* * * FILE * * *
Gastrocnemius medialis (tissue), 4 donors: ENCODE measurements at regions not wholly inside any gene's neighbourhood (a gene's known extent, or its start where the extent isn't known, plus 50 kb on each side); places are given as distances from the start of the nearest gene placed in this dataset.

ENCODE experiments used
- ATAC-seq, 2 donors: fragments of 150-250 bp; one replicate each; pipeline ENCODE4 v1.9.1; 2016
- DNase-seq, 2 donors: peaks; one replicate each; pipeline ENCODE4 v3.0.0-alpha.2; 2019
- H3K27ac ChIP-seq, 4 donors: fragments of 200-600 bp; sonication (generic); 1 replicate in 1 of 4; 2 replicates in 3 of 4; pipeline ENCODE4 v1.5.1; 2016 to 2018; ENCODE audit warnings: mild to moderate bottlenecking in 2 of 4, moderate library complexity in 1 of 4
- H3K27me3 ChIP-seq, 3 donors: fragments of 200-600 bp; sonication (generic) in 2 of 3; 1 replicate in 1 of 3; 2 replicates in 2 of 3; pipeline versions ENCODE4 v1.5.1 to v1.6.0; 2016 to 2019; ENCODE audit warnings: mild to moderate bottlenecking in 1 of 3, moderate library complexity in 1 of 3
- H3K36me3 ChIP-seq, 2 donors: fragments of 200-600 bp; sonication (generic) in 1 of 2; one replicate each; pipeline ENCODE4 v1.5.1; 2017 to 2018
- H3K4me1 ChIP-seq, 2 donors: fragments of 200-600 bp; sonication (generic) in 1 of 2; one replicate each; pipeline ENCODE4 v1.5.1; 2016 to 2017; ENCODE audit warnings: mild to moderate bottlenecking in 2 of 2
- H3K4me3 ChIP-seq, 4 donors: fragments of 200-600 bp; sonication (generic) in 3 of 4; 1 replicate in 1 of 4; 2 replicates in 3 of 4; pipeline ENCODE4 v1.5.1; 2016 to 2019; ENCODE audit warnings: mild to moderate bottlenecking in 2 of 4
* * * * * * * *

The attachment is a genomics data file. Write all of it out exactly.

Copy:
Gastrocnemius medialis (tissue), 4 donors: ENCODE measurements at regions not wholly inside any gene's neighbourhood (a gene's known extent, or its start where the extent isn't known, plus 50 kb on each side); places are given as distances from the start of the nearest gene placed in this dataset.

ENCODE experiments used
- ATAC-seq, 2 donors: fragments of 150-250 bp; one replicate each; pipeline ENCODE4 v1.9.1; 2016
- DNase-seq, 2 donors: peaks; one replicate each; pipeline ENCODE4 v3.0.0-alpha.2; 2019
- H3K27ac ChIP-seq, 4 donors: fragments of 200-600 bp; sonication (generic); 1 replicate in 1 of 4; 2 replicates in 3 of 4; pipeline ENCODE4 v1.5.1; 2016 to 2018; ENCODE audit warnings: mild to moderate bottlenecking in 2 of 4, moderate library complexity in 1 of 4
- H3K27me3 ChIP-seq, 3 donors: fragments of 200-600 bp; sonication (generic) in 2 of 3; 1 replicate in 1 of 3; 2 replicates in 2 of 3; pipeline versions ENCODE4 v1.5.1 to v1.6.0; 2016 to 2019; ENCODE audit warnings: mild to moderate bottlenecking in 1 of 3, moderate library complexity in 1 of 3
- H3K36me3 ChIP-seq, 2 donors: fragments of 200-600 bp; sonication (generic) in 1 of 2; one replicate each; pipeline ENCODE4 v1.5.1; 2017 to 2018
- H3K4me1 ChIP-seq, 2 donors: fragments of 200-600 bp; sonication (generic) in 1 of 2; one replicate each; pipeline ENCODE4 v1.5.1; 2016 to 2017; ENCODE audit warnings: mild to moderate bottlenecking in 2 of 2
- H3K4me3 ChIP-seq, 4 donors: fragments of 200-600 bp; sonication (generic) in 3 of 4; 1 replicate in 1 of 4; 2 replicates in 3 of 4; pipeline ENCODE4 v1.5.1; 2016 to 2019; ENCODE audit warnings: mild to moderate bottlenecking in 2 of 4